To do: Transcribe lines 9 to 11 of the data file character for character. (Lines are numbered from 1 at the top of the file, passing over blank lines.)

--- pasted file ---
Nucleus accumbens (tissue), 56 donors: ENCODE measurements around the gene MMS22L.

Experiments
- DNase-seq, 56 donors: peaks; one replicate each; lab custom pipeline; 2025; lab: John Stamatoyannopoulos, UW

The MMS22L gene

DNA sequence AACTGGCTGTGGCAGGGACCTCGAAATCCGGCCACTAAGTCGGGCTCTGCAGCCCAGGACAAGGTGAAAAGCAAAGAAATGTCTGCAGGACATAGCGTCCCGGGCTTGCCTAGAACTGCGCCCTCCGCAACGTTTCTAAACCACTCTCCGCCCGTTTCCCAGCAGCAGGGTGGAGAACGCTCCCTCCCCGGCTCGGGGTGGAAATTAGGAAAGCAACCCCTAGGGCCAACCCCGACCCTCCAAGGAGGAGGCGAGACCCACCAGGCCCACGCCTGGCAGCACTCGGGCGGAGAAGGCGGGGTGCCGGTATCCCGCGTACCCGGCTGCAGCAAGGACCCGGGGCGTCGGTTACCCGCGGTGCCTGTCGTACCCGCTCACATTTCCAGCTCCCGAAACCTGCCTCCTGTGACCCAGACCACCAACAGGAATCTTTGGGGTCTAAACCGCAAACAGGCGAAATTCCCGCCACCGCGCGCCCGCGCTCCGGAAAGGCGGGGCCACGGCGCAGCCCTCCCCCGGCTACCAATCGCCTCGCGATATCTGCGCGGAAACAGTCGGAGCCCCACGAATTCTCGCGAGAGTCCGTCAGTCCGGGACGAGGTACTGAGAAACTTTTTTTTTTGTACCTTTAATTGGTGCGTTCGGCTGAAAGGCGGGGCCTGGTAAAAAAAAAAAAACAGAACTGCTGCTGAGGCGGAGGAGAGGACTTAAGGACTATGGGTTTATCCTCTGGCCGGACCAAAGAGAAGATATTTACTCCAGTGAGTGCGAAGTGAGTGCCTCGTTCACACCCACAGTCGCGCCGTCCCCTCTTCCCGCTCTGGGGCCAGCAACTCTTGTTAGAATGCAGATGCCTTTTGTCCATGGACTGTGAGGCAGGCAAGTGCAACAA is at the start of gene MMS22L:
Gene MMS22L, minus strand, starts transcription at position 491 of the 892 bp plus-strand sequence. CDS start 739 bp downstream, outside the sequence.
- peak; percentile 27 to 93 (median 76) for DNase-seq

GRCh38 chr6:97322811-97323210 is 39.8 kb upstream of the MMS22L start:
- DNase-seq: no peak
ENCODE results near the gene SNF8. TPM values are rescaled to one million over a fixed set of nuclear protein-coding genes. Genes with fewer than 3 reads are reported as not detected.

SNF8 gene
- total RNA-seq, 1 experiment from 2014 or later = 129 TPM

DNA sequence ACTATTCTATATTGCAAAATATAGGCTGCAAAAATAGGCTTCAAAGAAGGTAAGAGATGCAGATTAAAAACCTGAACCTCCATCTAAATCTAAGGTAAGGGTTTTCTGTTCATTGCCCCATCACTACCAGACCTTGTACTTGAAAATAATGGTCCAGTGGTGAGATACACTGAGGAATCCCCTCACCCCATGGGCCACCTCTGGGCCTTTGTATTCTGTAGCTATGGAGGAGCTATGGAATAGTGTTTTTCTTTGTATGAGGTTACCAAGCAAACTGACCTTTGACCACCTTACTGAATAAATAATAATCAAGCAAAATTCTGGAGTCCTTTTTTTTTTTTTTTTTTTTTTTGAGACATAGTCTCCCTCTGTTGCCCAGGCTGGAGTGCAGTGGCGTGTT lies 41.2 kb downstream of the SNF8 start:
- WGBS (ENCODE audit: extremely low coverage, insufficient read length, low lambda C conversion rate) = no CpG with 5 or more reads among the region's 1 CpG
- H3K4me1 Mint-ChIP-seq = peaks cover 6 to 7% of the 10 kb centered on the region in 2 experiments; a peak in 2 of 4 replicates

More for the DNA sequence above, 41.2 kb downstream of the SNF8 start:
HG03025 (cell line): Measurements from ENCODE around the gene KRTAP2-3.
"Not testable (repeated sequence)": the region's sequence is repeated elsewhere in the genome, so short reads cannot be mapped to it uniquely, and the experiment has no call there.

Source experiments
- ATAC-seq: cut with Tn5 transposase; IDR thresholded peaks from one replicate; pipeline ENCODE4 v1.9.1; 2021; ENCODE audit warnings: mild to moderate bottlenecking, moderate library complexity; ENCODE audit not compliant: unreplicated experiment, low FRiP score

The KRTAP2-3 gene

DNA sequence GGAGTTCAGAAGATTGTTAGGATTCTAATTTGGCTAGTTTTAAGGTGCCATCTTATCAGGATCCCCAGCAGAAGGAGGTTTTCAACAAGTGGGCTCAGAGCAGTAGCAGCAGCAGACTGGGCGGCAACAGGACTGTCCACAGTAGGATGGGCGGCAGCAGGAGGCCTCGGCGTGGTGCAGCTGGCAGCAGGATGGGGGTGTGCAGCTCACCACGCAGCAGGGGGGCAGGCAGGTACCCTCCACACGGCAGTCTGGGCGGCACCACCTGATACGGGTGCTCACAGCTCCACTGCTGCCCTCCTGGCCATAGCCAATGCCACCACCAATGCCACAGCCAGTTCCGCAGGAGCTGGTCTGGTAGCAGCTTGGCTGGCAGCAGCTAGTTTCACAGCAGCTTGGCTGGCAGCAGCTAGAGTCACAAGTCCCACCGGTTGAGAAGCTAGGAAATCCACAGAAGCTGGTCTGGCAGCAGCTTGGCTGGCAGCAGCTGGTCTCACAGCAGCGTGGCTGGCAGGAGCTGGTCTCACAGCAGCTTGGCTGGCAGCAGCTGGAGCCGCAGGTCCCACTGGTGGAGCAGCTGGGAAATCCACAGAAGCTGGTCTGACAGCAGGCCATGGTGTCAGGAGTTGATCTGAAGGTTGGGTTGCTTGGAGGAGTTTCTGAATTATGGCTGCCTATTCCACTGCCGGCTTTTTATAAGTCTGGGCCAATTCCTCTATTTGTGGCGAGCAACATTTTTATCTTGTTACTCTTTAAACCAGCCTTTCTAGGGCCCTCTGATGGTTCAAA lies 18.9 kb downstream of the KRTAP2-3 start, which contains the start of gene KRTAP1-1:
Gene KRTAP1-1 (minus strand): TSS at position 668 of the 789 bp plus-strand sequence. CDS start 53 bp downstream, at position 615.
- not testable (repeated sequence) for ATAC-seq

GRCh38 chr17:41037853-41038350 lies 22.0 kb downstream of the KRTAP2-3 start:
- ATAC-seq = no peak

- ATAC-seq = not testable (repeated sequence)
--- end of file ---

- DNase-seq: no peak
ENCODE results near the gene SNF8. TPM values are rescaled to one million over a fixed set of nuclear protein-coding genes. Genes with fewer than 3 reads are reported as not detected.

SNF8 gene